10319 Venice Boulevard (@ Motor Avenue)
Los Angeles, CA 90034
Up until I moved to Los Angeles, the only Latin cuisine I had known was “Mexican,” like Taco Bell and if I was lucky, El Torito. Okay, I exaggerate to make a point, since I practically grew up on Tex-Mex in San Antonio, but that’s why Mexican is in quotes. :) Obviously, that was all a long time ago – long enough that I’ve developed quite a Latin palate. I’ve tried and love Argentinean, Brazilian, El Salvadorean (more on that to come), Peruvian, and Spanish. But the first one I tried that wasn’t Mexican was Cuban at Versailles.
The details of that first meal at Versailles are pretty hazy, probably because I was in shock that the beans weren’t refried, the rice was neither red nor dry, and there were no chips y salsa. I waddled away from that meal thinking that Cuban food was God’s gift to garlic roast pork.
It’s been a long time since I’d been back to Versailles. The occasion had just never availed itself to me. With time turning into money, meals were one extreme or the other – Jack in the Car on the commute home at 11 pm, or else a big dinner outing on the weekend. Versailles fit in neither category, caught in that ‘tween phase, too big and awkward to eat without thinking, but not sophisticated enough for lip gloss and high heels. And besides, Versailles isn’t only in that ‘tween phase, but it’s also located in the ‘taint - ‘taint close enough on the Westside, and ‘taint far enough toward somewhere else to be worth a drive.
Well, now I work within walking distance for lunch at Versailles (not that I’d ever walk there), and look who’s all grown up now! No one really, actually, because Versailles looks exactly the same as the last time I ate there. Even the huge gaudy red name painted across the front and sides looks like it hasn't been touched. The restaurant appears to share its parking lot with some sort of used car dealership or perhaps a body shop or perhaps they’re just that busy, as there are cars parked in every which way, even on the sidewalk out front.
But parking appearance are deceiving, and though Versailles has always had a reputation for being ridiculously busy, we were seated right away at a small table, close enough to the side wall so we could read the daily lunch specials on the board overhead. The server promptly brought water and a basket of bread which initially I purposely pushed away to make it easier to ignore. It’s just bread after all, but they looked at me like I was crazy, so I took a piece. The bread had been spread with a garlic butter and toasted already. Breaking it apart, first it crisped, leaving flaky crumbs all over the tabletop, then tore apart in the center, warm and softly chewy. It was promising on sight, sound, and touch, but finally on taste, it was disappointing. Wonder white with Parkay. I was right. It’s just bread.
All the times I had been to Versailles before, I had always ordered the roast pork, even though the place is reknown for their garlic chicken. On this long overdue re-introduction to Versailles, I didn’t go with their famous dish, but I did order chicken. The chicken breast was lightly pounded flat, marinated in tangy citrus, grilled, topped with sliced onions on the plate, and served with rice and french fries. Either the marinade had been too aggressively acidic or the grill time was too long, because the chicken breast was dry and hard. Sure, that’s the nature of chicken breast, but not so hard that I was sending rice over the edge of my plate vigorously sawing at the chicken flesh, and not so dry that I had to gulp my ice water with each bite to get it down my esophagus. The flavor was good, but a great tasting marinade can only do so much for birch tree bark.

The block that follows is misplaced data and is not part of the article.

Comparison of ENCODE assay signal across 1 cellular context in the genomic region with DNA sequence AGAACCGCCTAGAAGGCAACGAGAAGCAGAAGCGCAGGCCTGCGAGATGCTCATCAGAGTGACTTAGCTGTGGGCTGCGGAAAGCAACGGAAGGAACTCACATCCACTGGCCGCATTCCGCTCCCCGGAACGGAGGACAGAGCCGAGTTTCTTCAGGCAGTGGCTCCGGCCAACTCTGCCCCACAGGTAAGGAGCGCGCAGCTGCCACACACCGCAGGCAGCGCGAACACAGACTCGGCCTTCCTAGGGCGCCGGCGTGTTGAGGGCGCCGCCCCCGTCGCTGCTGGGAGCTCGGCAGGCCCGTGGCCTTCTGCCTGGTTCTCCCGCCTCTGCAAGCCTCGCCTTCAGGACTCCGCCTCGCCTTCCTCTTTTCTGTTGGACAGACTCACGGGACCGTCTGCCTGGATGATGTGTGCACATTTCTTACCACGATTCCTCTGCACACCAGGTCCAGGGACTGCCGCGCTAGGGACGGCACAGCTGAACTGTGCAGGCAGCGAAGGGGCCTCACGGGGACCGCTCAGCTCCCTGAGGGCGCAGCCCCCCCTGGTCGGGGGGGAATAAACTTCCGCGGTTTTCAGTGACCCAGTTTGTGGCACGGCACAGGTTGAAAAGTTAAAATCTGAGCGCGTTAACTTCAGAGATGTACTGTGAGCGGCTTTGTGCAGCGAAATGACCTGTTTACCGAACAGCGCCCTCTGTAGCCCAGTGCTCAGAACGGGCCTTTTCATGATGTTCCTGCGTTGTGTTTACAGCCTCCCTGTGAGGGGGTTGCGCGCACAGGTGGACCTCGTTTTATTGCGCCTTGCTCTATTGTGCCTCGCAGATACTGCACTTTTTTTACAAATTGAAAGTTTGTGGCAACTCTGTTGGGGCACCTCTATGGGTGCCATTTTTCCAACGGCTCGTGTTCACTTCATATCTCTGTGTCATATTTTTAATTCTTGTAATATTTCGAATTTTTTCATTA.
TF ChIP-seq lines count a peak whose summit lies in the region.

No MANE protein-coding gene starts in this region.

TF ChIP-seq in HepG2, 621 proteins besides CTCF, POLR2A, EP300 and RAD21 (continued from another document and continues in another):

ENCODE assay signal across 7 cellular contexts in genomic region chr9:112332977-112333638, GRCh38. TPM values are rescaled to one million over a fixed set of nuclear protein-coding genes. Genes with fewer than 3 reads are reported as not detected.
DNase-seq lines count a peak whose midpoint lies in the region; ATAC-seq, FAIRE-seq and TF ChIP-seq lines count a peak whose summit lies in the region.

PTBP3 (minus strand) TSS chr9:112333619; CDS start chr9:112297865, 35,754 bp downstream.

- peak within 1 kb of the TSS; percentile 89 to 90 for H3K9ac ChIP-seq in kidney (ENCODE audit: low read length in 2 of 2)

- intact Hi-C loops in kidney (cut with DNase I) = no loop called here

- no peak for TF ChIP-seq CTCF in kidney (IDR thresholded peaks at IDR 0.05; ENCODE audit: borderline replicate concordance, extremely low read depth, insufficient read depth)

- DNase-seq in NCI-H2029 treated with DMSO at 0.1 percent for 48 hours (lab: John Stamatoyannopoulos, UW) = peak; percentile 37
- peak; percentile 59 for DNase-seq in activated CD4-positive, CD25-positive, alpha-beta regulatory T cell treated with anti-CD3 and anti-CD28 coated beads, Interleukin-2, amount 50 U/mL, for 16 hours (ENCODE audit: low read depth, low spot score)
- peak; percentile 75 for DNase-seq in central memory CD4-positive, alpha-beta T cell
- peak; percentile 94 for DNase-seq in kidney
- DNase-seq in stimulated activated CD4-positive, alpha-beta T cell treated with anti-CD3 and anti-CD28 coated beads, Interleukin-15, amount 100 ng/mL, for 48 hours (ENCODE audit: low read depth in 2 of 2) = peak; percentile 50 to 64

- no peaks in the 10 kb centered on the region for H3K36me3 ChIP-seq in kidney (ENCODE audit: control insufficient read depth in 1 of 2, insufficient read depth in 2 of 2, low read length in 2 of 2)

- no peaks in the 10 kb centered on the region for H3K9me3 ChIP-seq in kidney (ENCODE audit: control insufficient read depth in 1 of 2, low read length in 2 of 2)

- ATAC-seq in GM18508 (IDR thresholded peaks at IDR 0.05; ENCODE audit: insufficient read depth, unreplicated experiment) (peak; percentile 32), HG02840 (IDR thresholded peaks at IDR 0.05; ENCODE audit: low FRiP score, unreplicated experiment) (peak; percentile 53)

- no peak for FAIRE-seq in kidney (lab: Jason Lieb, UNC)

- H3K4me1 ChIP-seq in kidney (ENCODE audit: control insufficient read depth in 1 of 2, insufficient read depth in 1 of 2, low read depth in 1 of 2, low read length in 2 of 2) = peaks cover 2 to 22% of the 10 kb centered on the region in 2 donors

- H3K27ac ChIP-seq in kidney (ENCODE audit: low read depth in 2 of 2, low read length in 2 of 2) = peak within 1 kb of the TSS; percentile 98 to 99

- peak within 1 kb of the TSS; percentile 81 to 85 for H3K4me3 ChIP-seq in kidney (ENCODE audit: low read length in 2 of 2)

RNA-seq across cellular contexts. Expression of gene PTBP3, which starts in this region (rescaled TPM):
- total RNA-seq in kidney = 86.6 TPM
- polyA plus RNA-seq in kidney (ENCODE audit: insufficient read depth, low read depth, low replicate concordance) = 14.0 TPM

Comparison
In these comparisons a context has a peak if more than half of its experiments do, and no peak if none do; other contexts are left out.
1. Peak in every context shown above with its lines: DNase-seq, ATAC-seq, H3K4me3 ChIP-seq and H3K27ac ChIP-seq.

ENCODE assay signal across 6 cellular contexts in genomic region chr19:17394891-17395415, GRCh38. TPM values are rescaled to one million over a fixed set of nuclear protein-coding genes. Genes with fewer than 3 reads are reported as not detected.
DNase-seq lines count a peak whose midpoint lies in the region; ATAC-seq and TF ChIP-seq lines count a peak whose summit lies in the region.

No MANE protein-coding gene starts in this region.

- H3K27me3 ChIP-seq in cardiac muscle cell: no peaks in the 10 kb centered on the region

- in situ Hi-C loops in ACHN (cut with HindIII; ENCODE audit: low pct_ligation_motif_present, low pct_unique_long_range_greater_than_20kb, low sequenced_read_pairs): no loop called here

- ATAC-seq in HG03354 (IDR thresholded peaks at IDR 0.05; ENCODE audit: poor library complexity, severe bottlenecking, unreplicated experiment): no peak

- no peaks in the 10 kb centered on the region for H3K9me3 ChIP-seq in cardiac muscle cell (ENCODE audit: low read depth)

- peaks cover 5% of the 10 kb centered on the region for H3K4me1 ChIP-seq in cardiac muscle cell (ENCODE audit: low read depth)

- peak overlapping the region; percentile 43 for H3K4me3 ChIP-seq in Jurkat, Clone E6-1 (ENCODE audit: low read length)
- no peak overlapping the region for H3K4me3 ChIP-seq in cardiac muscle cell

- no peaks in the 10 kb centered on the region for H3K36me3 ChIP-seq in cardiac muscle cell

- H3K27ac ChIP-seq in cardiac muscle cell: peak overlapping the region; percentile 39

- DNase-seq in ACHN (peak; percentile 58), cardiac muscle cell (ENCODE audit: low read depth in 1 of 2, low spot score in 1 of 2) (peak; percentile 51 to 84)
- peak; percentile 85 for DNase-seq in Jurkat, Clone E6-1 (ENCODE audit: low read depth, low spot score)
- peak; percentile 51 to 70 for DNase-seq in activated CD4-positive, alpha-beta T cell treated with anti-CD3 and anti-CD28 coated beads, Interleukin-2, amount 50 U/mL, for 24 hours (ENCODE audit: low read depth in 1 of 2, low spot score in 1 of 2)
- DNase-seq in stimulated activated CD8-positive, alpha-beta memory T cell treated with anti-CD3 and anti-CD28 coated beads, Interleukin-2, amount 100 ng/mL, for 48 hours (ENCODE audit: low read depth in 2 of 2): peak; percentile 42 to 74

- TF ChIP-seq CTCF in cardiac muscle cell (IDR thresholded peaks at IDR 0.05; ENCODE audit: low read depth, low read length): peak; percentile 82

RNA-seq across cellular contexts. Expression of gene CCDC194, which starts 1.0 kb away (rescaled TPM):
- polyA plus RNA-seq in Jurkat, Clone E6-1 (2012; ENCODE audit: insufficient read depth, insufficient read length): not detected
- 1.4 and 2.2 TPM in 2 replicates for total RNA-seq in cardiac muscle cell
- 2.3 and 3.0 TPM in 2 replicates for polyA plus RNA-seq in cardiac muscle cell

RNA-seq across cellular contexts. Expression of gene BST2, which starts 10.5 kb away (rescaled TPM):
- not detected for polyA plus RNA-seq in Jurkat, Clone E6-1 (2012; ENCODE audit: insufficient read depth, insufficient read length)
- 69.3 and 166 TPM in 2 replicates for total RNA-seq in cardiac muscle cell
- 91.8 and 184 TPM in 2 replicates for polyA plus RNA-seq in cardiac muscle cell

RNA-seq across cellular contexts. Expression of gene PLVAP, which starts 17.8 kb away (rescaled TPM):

The onions were the only thing that I finished, and that’s quite a statement given that there were french fries on the plate! How upsetting that they were completely flavorless - no salt, no seasoning, neither crispy nor soggy, just tasted like oily, grainy cardboard. I even surprised myself by leaving almost all of them. The rice was drier than I would have expected, but perhaps I was just comparing it to the rice I had recently eaten with lunch at Cafe Brazil. The rice I didn't mind since I'm not a fan in the first place, but the fries? That was disappointing.
Barbecue chicken and shredded roast pork were the other two dishes we ordered. The barbecue chicken is still on the bone, smothered with a garlicky barbecue sauce, and served with blacks beans and plantains. Strangely, though the chicken meat and bones were left i
ntact, the meat was dry. It wasn’t quite as desert dry as my chicken breast, and certainly drowning in sauce it was much easier on the esophagus, but meat on the bone should be moister and more flavorful. It was a bad choice anyway, since the dish requires the use of hands – not desirable for returning to the office.
The roast pork wasn’t bad, as it seemed more tender and moist than the chicken dishes by comparison. Perhaps it was just easier to chew because it was already shredded. The rice, stained black by the beans that were cooked together with it, was even drier than the plain white rice with the chicken breast. The meats were dry, the rice was dry, the fries were dry, but the most disappointing thing was the plantains – which were dry, not as sweet and caramelized as I remember or expect, and tasted like they might have been made hours in advance and re-heated. I would have been okay with a everything else, but the plantains were a crash-landing.
I went to Cuba via Versailles, but I want to come back. It just wasn't as good as I remember it, and I don't think it's the cuisine. It was Versailles. I might give the restaurant another try, since it was my first time back in a long time, but it’s more likely that when I want to go to Cuba, I’ll travel via a different restaurant.